Co-Parenting, help please. Part 2…

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  • #39471 Report

    Tiggi
    Participant

    The other thing I’m finding hard to work out is whether I’m being over-sensitive.

    My ex does this thing where he will say something negative about me to the children but say its a joke and when I get upset or say something I’m told I’m too sensitive, take things too seriously etc.  But now my teens are doing the same behaviour and if I say any thing I get the same response it’s just joke and then we all end up falling out with each other.  Has anyone been through any thing similar?

    #39496 Report

    Kathymumofone
    Participant

    It’s called alienation and it’s abuse. Your ex-partner is teaching your children that it is ok to belittle you to your face.

    The next time your teens do it, bring them up sharp. Make it clear it is not acceptable and they are bullying you. Bullies don’t get to use broadband. Turn the router off until they treat you politely. And stick with it.

    Record details of each comment and then send an email to your ex saying that if this pattern continues, you will consult a solicitor. It is not ok.

    #39612 Report

    moni
    Participant

    I understand you very well as i am in a very similar situation. After 20 years together,  we separated 3 years ago and i finally realized what a narcissist person he was . His behaviour mirrored on my teenage children , and now trying really hard to show them what  empathy and respect are. Its very challenging,  as he is still very much in our lives but i hope in years to come they will see things more clearly. I think giving them a positive role model is the key even if now it may look they dont care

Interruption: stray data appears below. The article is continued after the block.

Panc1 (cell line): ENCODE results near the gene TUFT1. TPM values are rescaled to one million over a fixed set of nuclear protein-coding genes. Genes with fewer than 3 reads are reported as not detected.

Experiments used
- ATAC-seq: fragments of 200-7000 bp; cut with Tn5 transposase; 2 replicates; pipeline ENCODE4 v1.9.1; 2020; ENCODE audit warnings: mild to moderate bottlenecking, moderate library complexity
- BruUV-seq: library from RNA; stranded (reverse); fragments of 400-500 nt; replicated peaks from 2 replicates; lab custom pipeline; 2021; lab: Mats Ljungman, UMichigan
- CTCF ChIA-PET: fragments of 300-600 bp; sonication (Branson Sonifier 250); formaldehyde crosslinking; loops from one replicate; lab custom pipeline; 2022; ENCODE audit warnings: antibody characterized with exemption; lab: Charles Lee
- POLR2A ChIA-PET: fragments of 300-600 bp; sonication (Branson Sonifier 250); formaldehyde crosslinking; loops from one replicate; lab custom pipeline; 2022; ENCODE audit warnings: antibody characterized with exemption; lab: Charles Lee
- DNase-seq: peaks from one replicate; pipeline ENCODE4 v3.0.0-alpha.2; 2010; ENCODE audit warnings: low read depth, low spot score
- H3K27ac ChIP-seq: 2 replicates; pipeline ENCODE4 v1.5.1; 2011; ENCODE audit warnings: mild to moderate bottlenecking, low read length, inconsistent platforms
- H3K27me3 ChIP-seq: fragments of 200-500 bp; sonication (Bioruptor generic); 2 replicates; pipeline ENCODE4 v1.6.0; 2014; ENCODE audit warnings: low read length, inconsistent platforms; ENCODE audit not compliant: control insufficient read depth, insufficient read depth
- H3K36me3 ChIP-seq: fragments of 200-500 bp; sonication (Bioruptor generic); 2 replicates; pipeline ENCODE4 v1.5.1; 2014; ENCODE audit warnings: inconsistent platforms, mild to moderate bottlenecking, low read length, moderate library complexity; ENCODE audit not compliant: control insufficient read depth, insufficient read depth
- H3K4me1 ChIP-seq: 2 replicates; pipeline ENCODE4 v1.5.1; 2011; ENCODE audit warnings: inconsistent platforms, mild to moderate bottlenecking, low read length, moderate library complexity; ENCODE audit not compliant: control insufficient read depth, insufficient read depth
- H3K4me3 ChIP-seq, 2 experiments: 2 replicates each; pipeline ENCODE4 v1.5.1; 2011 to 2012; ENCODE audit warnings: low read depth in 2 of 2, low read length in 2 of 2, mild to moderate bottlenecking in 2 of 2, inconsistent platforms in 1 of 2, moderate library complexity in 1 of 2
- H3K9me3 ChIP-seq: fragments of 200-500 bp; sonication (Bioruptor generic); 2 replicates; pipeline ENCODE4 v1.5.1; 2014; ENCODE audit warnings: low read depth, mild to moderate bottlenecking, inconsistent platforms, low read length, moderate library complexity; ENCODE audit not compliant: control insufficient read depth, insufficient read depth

#39677 Report

    BobRoss
    Participant

    Like the previous comments, I wanted to emphasise that this is a form of abuse. Abusers will often use the tactic of claiming that they’re “just joking” or you’re being “too sensitive” in order to get away with putting you down, alienating your kids from you, and eroding your self confidence. You could look into mediation/counselling to try to reach an understanding and agreement with him, or consider Relate’s “separated parents” course – this might only be available to parents going through court, but perhaps there’s relevant info/behaviour guidelines on their website? If your kids are teenagers, it might be worth printing out some information from the internet about emotional abuse/alienation so that they can see that it’s not okay to behave in that way. I’d also agree with setting firm boundaries so they know they will lose privileges (WiFi!) if they speak to you in that way. It’s only a joke if everyone finds it funny- otherwise it’s not a joke, they’re making fun of you.

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